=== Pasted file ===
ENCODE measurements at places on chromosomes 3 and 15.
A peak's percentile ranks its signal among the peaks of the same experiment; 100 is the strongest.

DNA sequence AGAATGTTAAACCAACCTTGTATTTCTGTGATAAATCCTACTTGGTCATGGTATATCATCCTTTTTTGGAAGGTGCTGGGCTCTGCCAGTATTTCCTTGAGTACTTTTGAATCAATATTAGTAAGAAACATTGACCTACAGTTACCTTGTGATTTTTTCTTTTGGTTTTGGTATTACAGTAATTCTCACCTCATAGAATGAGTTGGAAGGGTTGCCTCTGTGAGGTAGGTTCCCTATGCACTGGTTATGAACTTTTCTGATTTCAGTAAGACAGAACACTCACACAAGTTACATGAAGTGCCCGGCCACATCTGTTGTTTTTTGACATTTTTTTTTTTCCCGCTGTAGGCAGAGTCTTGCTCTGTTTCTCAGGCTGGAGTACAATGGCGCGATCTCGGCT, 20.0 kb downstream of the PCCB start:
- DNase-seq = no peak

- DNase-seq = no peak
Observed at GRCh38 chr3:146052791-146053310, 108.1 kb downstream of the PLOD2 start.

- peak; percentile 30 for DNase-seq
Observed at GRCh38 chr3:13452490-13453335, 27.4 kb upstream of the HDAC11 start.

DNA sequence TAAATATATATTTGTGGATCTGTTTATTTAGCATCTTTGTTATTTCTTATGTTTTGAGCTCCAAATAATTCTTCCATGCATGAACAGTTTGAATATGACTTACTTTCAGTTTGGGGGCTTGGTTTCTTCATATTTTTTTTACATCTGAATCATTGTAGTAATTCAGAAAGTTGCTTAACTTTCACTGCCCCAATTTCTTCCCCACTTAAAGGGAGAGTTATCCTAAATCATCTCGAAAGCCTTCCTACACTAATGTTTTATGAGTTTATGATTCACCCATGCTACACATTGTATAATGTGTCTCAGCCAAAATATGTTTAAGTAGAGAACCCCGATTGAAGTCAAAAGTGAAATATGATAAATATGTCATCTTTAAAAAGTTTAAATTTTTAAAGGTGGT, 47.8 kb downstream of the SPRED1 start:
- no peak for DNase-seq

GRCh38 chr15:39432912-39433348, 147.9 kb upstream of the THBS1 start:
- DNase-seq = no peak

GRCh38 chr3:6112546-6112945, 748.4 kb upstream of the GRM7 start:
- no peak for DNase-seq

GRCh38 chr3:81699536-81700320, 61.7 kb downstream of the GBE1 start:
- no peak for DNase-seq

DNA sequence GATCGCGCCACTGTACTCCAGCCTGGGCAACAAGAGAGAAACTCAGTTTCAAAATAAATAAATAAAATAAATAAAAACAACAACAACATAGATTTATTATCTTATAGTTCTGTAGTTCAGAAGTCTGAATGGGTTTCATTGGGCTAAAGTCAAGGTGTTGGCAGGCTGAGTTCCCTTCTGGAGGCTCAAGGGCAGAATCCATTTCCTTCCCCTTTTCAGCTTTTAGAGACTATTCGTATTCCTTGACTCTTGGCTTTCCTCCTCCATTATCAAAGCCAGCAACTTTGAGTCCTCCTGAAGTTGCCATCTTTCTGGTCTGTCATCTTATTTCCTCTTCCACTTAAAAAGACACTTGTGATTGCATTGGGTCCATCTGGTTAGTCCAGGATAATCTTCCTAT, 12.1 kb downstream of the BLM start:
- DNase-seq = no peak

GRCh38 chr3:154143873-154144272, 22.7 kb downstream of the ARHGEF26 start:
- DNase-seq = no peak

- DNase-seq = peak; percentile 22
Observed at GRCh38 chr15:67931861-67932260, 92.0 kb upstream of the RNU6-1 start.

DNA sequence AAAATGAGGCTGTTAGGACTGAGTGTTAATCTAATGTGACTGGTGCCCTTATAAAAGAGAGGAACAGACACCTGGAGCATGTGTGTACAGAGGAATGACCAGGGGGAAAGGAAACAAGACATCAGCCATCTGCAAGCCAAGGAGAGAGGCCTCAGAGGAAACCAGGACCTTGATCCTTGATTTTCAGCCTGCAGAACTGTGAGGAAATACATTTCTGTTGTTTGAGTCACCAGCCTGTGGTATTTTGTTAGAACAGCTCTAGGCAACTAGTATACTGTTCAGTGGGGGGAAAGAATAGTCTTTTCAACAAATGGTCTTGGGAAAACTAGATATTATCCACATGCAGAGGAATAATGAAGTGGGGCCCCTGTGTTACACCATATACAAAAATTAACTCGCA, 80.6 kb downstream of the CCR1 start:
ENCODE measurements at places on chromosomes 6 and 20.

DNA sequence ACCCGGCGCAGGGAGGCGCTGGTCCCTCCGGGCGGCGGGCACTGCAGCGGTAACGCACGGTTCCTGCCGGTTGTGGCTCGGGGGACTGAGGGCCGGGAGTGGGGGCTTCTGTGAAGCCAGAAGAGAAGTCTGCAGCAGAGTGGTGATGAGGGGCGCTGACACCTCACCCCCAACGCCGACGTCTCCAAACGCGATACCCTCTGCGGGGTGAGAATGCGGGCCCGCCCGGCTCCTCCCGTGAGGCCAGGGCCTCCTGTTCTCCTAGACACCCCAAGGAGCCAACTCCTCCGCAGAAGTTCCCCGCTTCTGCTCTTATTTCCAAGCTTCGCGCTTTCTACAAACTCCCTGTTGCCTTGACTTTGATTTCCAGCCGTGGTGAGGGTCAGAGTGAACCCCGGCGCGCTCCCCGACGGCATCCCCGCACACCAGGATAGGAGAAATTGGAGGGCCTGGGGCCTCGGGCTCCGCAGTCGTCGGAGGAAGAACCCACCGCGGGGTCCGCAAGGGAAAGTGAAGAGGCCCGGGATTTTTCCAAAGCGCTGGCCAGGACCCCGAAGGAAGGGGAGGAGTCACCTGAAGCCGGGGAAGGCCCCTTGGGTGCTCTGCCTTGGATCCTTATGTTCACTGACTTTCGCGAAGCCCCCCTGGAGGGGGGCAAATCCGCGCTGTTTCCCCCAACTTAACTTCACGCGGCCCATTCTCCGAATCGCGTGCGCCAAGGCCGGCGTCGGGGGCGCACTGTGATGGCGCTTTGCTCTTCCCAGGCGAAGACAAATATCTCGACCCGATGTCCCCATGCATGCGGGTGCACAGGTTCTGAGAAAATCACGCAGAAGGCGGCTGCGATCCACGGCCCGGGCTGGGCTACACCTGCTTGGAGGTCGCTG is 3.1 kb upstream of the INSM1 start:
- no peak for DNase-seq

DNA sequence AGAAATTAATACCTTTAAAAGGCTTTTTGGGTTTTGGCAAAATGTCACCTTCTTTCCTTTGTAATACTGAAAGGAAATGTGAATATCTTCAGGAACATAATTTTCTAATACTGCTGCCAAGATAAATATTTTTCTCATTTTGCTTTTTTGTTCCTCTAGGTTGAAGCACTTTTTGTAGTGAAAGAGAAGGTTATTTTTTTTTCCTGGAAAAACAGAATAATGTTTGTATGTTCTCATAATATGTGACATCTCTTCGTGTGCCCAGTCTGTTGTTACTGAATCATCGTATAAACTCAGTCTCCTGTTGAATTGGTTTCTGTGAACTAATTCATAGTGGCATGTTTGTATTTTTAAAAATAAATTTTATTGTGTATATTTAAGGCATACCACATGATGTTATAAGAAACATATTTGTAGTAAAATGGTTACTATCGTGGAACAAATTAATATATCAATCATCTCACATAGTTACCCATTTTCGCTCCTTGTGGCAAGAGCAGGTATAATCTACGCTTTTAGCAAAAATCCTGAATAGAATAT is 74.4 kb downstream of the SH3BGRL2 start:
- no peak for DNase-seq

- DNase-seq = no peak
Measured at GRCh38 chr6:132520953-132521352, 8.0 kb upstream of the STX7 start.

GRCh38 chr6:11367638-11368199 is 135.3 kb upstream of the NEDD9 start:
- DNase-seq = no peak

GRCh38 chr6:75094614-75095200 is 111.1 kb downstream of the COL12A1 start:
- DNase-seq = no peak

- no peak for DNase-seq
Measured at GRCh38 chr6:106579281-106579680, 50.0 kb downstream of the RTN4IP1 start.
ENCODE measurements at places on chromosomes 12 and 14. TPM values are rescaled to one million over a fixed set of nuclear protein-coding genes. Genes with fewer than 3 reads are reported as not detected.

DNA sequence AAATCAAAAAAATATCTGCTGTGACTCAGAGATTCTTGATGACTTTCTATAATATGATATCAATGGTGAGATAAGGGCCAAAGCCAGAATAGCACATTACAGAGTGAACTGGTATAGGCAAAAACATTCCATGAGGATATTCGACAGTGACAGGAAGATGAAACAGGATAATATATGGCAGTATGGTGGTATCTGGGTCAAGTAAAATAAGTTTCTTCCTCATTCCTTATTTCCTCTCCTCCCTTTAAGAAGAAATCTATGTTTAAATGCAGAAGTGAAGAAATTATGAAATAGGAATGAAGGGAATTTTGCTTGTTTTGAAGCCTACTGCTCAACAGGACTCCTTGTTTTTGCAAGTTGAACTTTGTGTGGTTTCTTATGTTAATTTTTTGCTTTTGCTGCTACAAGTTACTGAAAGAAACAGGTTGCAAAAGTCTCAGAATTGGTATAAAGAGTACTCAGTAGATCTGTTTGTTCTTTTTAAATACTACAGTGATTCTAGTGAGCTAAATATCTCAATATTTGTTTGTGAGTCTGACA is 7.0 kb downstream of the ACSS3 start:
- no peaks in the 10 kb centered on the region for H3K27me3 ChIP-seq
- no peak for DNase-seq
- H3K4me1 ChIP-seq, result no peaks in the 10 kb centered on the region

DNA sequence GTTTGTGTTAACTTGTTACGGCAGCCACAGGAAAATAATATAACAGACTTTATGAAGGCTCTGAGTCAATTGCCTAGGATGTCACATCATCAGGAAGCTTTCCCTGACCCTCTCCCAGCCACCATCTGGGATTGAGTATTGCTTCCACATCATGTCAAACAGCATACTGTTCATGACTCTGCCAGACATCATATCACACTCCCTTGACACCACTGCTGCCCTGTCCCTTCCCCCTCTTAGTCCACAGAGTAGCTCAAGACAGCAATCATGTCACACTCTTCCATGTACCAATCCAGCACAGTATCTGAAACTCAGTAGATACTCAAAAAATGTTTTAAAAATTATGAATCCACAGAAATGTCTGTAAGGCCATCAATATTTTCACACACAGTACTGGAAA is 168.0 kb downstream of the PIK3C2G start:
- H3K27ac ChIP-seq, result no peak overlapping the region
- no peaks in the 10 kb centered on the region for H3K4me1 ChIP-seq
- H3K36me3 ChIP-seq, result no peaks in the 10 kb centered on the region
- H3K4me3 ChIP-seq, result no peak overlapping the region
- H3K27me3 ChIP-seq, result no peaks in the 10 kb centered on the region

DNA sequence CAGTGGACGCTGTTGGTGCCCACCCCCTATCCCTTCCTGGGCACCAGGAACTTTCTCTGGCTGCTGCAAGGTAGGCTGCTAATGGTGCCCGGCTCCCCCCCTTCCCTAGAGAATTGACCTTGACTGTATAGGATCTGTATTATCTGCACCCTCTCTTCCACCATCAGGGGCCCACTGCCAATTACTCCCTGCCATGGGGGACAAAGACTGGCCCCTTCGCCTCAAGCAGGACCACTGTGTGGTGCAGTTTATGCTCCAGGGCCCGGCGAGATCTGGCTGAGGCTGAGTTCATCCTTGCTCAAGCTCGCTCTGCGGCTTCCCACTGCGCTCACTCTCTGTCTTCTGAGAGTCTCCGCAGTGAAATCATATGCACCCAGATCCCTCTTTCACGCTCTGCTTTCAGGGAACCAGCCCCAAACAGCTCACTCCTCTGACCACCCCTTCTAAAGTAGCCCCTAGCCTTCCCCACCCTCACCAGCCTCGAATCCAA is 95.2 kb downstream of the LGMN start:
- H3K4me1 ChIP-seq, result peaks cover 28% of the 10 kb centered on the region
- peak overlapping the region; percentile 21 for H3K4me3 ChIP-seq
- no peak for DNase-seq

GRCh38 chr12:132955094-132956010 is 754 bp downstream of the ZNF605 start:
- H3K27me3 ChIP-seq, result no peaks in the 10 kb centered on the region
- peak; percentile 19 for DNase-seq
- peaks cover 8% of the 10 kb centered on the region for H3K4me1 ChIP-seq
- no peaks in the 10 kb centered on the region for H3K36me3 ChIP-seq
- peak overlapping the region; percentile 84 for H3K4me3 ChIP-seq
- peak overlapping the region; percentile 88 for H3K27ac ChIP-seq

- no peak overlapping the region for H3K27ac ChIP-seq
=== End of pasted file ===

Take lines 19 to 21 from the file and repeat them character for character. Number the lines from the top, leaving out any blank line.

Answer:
GRCh38 chr3:154143873-154144272, 22.7 kb downstream of the ARHGEF26 start:
- DNase-seq = no peak

- DNase-seq = peak; percentile 22